September 28, 2009 / 6:17 PM / 10 years ago

NY universities fail to harness research for jobs

NEW YORK (Reuters) - New York’s universities and hospitals excel at winning federal grants but flunk at turning their research into job-creating start-ups, a new report found on Monday.

New York City Mayor Michael Bloomberg and Governor David Paterson have launched initiatives to match the high-tech research corridors developed by other states and cities, from Boston to California’s Silicon Valley. But New York’s institutions have focused on working with companies located elsewhere, the study said.

New York’s universities and teaching hospitals have underfunded engineering and failed to encourage professors or students to become entrepreneurs, according to the report by the Center for an Urban Future.

The think-tank said New York City’s expensive real estate and the lack of laboratory space make it difficult for start-ups to get off the ground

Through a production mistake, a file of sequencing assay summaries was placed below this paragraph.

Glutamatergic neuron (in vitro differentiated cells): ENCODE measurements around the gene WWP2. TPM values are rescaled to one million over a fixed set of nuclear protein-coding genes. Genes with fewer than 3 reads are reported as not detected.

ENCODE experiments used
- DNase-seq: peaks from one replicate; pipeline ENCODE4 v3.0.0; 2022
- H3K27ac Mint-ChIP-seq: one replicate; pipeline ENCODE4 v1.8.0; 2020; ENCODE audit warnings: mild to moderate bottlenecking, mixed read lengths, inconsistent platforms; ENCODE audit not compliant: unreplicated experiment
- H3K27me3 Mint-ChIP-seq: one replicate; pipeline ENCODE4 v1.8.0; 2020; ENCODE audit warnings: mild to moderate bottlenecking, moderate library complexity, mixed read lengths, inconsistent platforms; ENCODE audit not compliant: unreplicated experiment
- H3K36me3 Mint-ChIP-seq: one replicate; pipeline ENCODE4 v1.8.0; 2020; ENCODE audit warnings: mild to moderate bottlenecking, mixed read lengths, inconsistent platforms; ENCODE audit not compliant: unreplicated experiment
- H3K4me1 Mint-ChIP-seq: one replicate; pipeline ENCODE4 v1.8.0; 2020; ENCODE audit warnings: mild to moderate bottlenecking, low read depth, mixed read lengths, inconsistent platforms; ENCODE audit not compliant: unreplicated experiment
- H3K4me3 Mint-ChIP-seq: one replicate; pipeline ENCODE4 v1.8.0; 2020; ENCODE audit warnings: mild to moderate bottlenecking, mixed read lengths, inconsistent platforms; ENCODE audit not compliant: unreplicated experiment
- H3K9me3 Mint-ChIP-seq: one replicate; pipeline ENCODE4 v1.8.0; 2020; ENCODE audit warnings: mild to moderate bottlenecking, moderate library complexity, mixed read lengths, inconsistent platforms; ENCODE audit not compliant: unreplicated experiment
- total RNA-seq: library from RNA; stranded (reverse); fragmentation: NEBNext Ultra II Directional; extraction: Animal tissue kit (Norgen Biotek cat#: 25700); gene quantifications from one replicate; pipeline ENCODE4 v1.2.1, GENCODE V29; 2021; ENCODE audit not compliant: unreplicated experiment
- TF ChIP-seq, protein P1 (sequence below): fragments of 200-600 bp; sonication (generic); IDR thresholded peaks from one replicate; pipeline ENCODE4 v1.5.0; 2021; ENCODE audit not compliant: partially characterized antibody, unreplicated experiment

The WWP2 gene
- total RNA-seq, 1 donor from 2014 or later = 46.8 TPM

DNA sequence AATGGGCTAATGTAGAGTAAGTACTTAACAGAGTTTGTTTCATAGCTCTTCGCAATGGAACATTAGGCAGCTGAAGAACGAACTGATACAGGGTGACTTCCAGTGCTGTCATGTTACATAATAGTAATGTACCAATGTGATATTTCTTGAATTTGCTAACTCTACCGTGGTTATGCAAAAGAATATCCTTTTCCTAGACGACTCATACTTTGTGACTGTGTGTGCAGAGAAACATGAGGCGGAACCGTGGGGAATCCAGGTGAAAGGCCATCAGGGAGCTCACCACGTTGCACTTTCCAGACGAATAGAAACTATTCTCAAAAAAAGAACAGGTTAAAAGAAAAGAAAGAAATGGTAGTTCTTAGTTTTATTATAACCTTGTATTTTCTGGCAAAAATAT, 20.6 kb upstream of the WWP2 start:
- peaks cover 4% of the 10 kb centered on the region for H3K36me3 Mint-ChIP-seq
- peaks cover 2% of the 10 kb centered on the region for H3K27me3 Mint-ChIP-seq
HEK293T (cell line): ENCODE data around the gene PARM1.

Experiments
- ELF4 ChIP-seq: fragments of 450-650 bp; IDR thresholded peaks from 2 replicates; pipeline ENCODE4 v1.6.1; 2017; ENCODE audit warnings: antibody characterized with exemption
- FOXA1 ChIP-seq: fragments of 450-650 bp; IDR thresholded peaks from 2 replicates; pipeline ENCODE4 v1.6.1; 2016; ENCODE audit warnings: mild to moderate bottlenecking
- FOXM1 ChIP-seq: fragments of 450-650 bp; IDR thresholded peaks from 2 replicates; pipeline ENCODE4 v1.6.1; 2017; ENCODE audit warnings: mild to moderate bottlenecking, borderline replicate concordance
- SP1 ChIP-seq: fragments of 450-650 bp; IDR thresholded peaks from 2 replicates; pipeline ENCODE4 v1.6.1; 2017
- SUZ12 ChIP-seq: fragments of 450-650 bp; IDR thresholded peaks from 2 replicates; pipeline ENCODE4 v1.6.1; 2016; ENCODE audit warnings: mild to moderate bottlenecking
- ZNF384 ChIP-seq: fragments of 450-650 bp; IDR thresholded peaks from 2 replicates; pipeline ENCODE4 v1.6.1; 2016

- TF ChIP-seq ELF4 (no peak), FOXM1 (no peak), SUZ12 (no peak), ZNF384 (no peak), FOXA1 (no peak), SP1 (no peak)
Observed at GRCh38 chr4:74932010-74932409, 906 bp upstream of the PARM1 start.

While the New York metropolitan area led the nation in spending on research and development in 2006, at $2.9 billion, it lags on business development.

Only six New York companies made an annual ranking of technology, media, telecommunications and life science companies compiled by Deloitte, the financial consulting firm.

In contrast, the San Francisco Bay Area had 88 companies on the Deloitte 2008 Technology Fast survey, Los Angeles had 50, Washington, D.C., had 47, and Boston 41.

New York also lags sharply in venture capital funding.

While New York keeps banks and brokerages in Manhattan, along with related service industries, because of the easy access and informal networks Wall Street’s central location provides, the city has failed to develop a similar network for non-financial start-ups.

“The city lacks a deeply ingrained high-tech ‘ecosystem’ that allows for frequent, casual interactions between the web of people who form the core of any dynamic tech sector: scientists, engineers, entrepreneurs, VC and angel investors, tech transfers offices and patent lawyers,” the report said.

Some encouraging steps have been taken, however, including recent forums and Mayor Michael Bloomberg’s backing for a new bioscience park, it said.

Reporting by Joan Gralla; Editing by Leslie Adler

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